Bouncing Back on The First Day of Spring


I published my last blog post on Sept. 1, 2014. Fast forwarding to today brings us to March 20, 2016 — the first day of spring, and the first day I’m bouncing back to blogging!

Yes, friends, it’s been that long since I last wrote here. To be honest, I was somewhat ashamed upon realizing a whole year and a half had passed. And that was without even a pseudo-farewell post to say, “I won’t be writing for a while.” (How rude.)

If you were consistently reading my blog at the time though, I’m sure you knew it was coming. Publishing four posts with gaps of four to eight months in between each of them (see for yourself: one, two, three, four) doesn’t necessarily scream, “This blog is SO active!”

But even when I was posting infrequently, it didn’t change the fact that I always experienced much happiness from writing here. I started this blog because I needed a creative outlet that would fulfill my desire to string words together and form ideas, narratives, stories…that you might be able to relate to. Not surprisingly, I’ve felt an obvious void since I stopped.

To get this thing up and running again, I had to make some commitments. I pray that these commitments will extend their reach beyond this blog alone and to all aspects of my life — what a difference that would make!

  • Save enough time. You can’t continue pouring out if your cup is empty. That’s something I learned the hard way. Loving others with a serving spirit and patient heart is so very important to me. But, I know now that I can’t love others as well as I’d like if I don’t commit to saving enough time to also rest, take care of myself and pursue my passions, such as writing.
  • Plan ahead. I’m a great planner at work and for other activities where I’m doing things for others. But for myself, I can be quite the poor planner, neglecting what actually means the most to me. For my blog, I’m committing to planning ahead (thanks to Wunderlist for keeping me organized) and setting aside a few hours each week specifically for writing.
  • Kiss perfection goodbye. No matter how much I plan, there’s bound to be something that won’t fall into place perfectly. In spite of that, I can’t stop executing, which is what I’ve  done in the past. Today, I commit to kissing perfection goodbye and pushing forward with writing no matter what, which leads to my last commitment…
  • Get back up. If I find that I haven’t followed through on each of these commitments, or that I’ve allowed my writing to come to a halt, I commit to getting back up. Simple as that.

Have you ever let a passion project fall by the wayside? How did you get back on track?

I’d love to hear from you now that I’m back in the game — don’t hesitate to comment!

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3 Reasons to Work and Write From a Coffee Shop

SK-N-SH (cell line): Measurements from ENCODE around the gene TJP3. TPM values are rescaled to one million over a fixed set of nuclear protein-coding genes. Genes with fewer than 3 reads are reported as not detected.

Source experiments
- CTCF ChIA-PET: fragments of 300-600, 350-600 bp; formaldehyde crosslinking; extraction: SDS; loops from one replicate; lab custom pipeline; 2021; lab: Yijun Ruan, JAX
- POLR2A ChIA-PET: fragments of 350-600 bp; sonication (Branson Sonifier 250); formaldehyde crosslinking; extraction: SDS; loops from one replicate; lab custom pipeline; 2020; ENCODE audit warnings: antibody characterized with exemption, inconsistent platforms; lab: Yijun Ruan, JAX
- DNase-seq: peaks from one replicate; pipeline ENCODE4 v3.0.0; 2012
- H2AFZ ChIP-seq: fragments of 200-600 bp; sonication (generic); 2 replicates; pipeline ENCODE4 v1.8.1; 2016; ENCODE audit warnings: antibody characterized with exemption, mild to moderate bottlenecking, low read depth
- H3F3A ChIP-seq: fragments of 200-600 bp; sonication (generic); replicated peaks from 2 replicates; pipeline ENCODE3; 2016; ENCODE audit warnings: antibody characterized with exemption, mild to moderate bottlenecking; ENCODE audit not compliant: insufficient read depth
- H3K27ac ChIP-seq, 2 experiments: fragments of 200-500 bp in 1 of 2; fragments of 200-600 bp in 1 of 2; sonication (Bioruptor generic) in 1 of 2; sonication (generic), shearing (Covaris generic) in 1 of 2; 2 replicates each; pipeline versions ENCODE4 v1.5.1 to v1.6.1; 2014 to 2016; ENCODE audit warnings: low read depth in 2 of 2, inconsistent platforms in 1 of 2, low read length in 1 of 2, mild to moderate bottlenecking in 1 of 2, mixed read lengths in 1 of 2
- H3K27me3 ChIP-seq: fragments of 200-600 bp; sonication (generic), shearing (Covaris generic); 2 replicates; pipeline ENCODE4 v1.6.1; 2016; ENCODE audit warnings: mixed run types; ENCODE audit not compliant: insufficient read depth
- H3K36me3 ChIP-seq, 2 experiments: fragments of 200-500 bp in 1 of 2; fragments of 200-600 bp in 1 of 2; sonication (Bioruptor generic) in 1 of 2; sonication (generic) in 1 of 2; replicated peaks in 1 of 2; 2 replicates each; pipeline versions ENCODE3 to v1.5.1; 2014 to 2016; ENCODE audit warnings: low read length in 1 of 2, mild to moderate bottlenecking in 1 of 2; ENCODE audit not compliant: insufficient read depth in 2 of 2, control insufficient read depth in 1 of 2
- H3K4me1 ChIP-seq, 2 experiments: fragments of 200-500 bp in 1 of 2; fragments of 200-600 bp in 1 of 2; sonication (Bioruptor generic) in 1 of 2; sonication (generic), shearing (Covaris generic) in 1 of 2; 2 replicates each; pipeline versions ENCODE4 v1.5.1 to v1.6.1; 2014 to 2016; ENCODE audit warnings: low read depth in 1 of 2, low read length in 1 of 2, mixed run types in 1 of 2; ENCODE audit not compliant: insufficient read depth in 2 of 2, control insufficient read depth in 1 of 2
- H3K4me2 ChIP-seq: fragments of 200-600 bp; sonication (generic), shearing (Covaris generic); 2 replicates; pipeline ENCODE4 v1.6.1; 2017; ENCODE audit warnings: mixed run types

As I write this, I’m sitting in a coffee shop. The house music is playing at a dull roar overhead, countless conversations are bouncing off the shop’s exposed brick walls and I hear the constant whir of the coffee grinders and milk steamers. The natural light is pouring in from the tall windows to my right, letting all of us coffee-shop-goers take a peek at the goings-on outside.

Yet, I’m writing. And my focus is nearly unfaltering.

I’ve often asked myself, how does that work? Because on the other hand, I reach a point most afternoons at the office where I struggle to fully focus on client projects — no matter that we have a pretty quiet office environment. Even if it isn’t absolutely peaceful and silent, that’s not something that my noise-canceling headphones and music can’t cure.

Regardless, my mind wanders and I then find that I haven’t done any work in the last 15 minutes (well, there goes a .25 docked from my billable record for the day — see #21 of this article).

Every time I visit a coffee shop, however, my work flourishes. I’ve written personal blog posts in record time. I’ve written bylined articles and website copy, or developed a communications plan in a more efficient manner than if I’d been sitting at the office.

Wesley Verhoeve, founder of Family Records and, wrote an article for Fast Company a couple of weeks ago that explained exactly why working from coffee shops can help you to be more productive. His three reasons include:

  1. A change of environment stimulates creativity. Even in the most awesome of offices we can fall into a routine, and a routine is the enemy of creativity.
  2. Fewer distractions. It sounds counter-intuitive, but working from a bustling coffee shop can be less distracting than working from a quiet office.
  3. Community and meeting new people. Meeting new people always provides me with new ideas, a different perspective at existing problems, or an interesting connection to a new person doing something awesome that inspires me.

I agree with each of those points — they couldn’t be truer for me (and maybe you, if you decide to give working from a coffee shop a try!). Check out Verhoeve’s article, “Why You Should Work From a Coffee Shop, Even When You Have an Office,” for a fuller explanation of the three reasons above, and for his suggestions on how to make the most of your coffee shop visit. And when you make that coffee shop visit, let me know how it went for you!

photo credit:  Yours truly, @ Octane Coffee Bar

On Capturing Thoughts, Collecting Journals and Notebooks